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Micaiah prophesies Ahab’s death in the coming battle against Aram and is gaoled for his efforts, but he was right: Ahab is killed; Judah (led by  Jehoshaphat) wins against an attack by the Moabites, Ammonites, and some of the Meunites: 1 Kings 22:10−28; 2 Chronicles 18:9−27; 1 Kings 22:29−35; 2 Chronicles 18:28−34; 1 Kings 22:36−40; 1 Kings 22:51−53; 2 Chronicles 19-20:30

How many of us would have the courage of Micaiah: to contradict all the other prophets and tell the king he would die. Not only that, to then turn around and tell the other prophets they weren’t just mistaken, but they were listening to a lying spirit (i.e. to Satan).

That’s what Micaiah did:

1 Kings 22:19-22Listen to what the Lord says! I saw the Lord sitting on his throne with all the armies of heaven around him, on his right and on his left. And the Lord said, ‘Who can entice Ahab to go into battle against Ramoth-gilead so he can be killed?’ There were many suggestions, and finally a spirit approached the Lord and said, ‘I can do it! … I will go out and inspire all of Ahab’s prophets to speak lies.’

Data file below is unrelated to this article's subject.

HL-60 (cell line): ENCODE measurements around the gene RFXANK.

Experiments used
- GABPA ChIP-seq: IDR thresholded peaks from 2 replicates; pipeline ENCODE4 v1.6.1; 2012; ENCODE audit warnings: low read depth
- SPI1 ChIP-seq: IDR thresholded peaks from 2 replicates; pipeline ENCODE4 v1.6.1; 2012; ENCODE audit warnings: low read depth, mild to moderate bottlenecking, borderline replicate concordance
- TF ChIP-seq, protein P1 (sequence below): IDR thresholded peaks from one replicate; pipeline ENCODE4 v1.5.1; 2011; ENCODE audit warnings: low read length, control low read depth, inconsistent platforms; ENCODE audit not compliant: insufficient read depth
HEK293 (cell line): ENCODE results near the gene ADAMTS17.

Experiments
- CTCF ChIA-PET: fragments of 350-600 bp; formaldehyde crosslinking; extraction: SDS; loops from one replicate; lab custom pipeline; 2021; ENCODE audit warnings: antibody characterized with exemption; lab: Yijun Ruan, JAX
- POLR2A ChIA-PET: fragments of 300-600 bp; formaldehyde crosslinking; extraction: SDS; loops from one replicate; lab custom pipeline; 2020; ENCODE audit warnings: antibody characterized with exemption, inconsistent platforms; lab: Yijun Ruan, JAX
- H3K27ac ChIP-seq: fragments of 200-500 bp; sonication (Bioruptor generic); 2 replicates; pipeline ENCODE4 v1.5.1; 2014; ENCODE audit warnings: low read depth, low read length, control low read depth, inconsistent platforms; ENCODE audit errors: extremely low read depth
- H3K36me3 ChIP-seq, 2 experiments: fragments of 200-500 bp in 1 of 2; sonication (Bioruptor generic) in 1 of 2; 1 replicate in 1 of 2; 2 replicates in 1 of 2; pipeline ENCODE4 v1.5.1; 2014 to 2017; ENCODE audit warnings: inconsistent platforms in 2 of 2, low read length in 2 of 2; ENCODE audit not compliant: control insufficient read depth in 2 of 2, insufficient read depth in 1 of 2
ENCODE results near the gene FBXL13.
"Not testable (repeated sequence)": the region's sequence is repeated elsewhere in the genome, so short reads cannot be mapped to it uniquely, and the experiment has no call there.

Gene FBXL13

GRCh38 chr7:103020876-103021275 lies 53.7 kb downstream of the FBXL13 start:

And God allowed it, saying the spirit would be successful.

Micaiah’s conclusion:

1 Kings 22:23 So you see, the Lord has put a lying spirit in the mouths of all your prophets. For the Lord has pronounced your doom.

The phrase ‘the Lord put a lying spirit in the mouths’ is an expression. God didn’t directly put the lies, or the lying spirit, there (see the earlier verses). He allowed it to happen, knowing that the so-called prophets were ready to hear something their king would like. Like Micaiah, the other prophets had the choice of listening to God, rather than the lying spirit.

The result for Micaiah was that he was gaoled.

The result for Ahab was that he was killed by a random arrow, and died in a way consistent with that prophesied by Elijah.